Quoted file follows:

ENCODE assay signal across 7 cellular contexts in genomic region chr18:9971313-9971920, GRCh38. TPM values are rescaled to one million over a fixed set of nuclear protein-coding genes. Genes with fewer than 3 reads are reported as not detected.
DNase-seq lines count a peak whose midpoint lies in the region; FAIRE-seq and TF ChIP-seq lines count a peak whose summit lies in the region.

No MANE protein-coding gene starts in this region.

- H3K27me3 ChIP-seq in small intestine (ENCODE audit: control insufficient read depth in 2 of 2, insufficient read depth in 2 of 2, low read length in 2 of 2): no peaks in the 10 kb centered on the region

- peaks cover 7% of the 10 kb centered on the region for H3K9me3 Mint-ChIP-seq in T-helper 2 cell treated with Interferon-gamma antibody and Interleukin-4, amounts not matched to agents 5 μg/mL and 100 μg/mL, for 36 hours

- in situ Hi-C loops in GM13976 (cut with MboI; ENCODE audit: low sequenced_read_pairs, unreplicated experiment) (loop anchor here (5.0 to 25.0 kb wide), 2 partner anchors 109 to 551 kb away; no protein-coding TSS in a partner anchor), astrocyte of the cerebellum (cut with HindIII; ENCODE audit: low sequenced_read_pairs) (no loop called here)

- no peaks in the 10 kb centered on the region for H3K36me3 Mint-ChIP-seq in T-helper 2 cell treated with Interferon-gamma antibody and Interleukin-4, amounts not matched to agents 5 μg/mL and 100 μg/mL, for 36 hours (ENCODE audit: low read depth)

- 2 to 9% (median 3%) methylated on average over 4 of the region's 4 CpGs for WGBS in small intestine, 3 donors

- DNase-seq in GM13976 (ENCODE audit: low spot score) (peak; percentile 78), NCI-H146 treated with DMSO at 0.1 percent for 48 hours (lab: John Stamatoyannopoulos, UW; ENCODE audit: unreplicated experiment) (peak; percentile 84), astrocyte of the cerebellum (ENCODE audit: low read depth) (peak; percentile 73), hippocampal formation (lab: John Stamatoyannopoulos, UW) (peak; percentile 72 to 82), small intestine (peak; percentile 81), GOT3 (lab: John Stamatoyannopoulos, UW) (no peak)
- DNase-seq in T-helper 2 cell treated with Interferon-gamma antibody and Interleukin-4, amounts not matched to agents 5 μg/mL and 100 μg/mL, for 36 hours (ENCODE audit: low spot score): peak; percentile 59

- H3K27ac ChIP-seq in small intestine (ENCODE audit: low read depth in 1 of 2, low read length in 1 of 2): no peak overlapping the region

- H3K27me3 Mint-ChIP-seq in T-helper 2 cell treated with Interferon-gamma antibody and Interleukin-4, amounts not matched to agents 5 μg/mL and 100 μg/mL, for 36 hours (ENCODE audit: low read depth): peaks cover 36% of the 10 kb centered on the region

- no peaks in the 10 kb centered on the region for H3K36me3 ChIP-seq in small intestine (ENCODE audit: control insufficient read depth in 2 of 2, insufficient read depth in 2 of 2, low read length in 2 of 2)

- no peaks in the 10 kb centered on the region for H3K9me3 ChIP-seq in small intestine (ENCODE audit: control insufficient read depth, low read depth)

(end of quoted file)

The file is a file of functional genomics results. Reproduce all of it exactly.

ENCODE assay signal across 7 cellular contexts in genomic region chr18:9971313-9971920, GRCh38. TPM values are rescaled to one million over a fixed set of nuclear protein-coding genes. Genes with fewer than 3 reads are reported as not detected.
DNase-seq lines count a peak whose midpoint lies in the region; FAIRE-seq and TF ChIP-seq lines count a peak whose summit lies in the region.

No MANE protein-coding gene starts in this region.

- H3K27me3 ChIP-seq in small intestine (ENCODE audit: control insufficient read depth in 2 of 2, insufficient read depth in 2 of 2, low read length in 2 of 2): no peaks in the 10 kb centered on the region

- peaks cover 7% of the 10 kb centered on the region for H3K9me3 Mint-ChIP-seq in T-helper 2 cell treated with Interferon-gamma antibody and Interleukin-4, amounts not matched to agents 5 μg/mL and 100 μg/mL, for 36 hours

- in situ Hi-C loops in GM13976 (cut with MboI; ENCODE audit: low sequenced_read_pairs, unreplicated experiment) (loop anchor here (5.0 to 25.0 kb wide), 2 partner anchors 109 to 551 kb away; no protein-coding TSS in a partner anchor), astrocyte of the cerebellum (cut with HindIII; ENCODE audit: low sequenced_read_pairs) (no loop called here)

- no peaks in the 10 kb centered on the region for H3K36me3 Mint-ChIP-seq in T-helper 2 cell treated with Interferon-gamma antibody and Interleukin-4, amounts not matched to agents 5 μg/mL and 100 μg/mL, for 36 hours (ENCODE audit: low read depth)

- 2 to 9% (median 3%) methylated on average over 4 of the region's 4 CpGs for WGBS in small intestine, 3 donors

- DNase-seq in GM13976 (ENCODE audit: low spot score) (peak; percentile 78), NCI-H146 treated with DMSO at 0.1 percent for 48 hours (lab: John Stamatoyannopoulos, UW; ENCODE audit: unreplicated experiment) (peak; percentile 84), astrocyte of the cerebellum (ENCODE audit: low read depth) (peak; percentile 73), hippocampal formation (lab: John Stamatoyannopoulos, UW) (peak; percentile 72 to 82), small intestine (peak; percentile 81), GOT3 (lab: John Stamatoyannopoulos, UW) (no peak)
- DNase-seq in T-helper 2 cell treated with Interferon-gamma antibody and Interleukin-4, amounts not matched to agents 5 μg/mL and 100 μg/mL, for 36 hours (ENCODE audit: low spot score): peak; percentile 59

- H3K27ac ChIP-seq in small intestine (ENCODE audit: low read depth in 1 of 2, low read length in 1 of 2): no peak overlapping the region

- H3K27me3 Mint-ChIP-seq in T-helper 2 cell treated with Interferon-gamma antibody and Interleukin-4, amounts not matched to agents 5 μg/mL and 100 μg/mL, for 36 hours (ENCODE audit: low read depth): peaks cover 36% of the 10 kb centered on the region

- no peaks in the 10 kb centered on the region for H3K36me3 ChIP-seq in small intestine (ENCODE audit: control insufficient read depth in 2 of 2, insufficient read depth in 2 of 2, low read length in 2 of 2)

- no peaks in the 10 kb centered on the region for H3K9me3 ChIP-seq in small intestine (ENCODE audit: control insufficient read depth, low read depth)